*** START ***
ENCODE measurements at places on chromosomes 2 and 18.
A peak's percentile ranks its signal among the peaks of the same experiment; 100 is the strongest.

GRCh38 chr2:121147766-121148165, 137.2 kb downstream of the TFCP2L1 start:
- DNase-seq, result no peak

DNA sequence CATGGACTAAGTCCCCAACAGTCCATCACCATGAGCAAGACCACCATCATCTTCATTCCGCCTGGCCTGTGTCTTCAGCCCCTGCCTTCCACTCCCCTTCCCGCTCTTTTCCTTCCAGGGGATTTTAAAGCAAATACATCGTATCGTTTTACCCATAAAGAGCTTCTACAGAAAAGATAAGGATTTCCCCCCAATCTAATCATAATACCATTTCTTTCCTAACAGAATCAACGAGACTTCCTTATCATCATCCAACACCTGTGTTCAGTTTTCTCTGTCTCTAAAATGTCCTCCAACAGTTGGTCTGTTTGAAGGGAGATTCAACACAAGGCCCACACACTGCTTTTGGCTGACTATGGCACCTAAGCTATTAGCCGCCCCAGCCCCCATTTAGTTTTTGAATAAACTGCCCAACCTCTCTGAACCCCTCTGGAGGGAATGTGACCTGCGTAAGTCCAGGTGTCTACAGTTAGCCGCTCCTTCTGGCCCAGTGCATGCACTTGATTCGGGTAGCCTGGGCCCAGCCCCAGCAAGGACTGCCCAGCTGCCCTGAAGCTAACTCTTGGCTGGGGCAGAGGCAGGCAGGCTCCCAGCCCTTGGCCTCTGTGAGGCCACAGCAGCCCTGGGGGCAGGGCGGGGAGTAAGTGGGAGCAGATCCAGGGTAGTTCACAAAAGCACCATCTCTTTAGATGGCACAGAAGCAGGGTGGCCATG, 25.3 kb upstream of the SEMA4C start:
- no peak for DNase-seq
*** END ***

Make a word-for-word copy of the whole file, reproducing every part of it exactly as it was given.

ENCODE measurements at places on chromosomes 2 and 18.
A peak's percentile ranks its signal among the peaks of the same experiment; 100 is the strongest.

GRCh38 chr2:121147766-121148165, 137.2 kb downstream of the TFCP2L1 start:
- DNase-seq, result no peak

DNA sequence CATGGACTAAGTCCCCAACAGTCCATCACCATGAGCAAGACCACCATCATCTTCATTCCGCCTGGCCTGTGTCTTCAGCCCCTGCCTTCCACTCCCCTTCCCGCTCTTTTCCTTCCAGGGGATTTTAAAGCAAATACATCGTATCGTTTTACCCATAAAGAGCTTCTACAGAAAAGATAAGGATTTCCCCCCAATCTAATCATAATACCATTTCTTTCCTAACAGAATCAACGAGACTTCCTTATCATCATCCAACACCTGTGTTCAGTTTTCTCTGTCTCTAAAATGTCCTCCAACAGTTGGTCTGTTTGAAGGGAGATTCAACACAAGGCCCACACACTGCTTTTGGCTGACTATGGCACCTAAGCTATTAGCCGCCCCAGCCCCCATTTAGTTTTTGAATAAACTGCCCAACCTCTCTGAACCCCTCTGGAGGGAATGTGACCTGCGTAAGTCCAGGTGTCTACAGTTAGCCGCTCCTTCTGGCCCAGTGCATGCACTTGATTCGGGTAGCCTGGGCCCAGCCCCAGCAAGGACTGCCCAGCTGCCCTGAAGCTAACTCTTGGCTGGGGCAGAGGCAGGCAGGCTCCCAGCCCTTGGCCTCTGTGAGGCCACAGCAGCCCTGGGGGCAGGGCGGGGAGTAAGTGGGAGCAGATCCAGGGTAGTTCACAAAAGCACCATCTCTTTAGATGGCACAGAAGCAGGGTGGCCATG, 25.3 kb upstream of the SEMA4C start:
- no peak for DNase-seq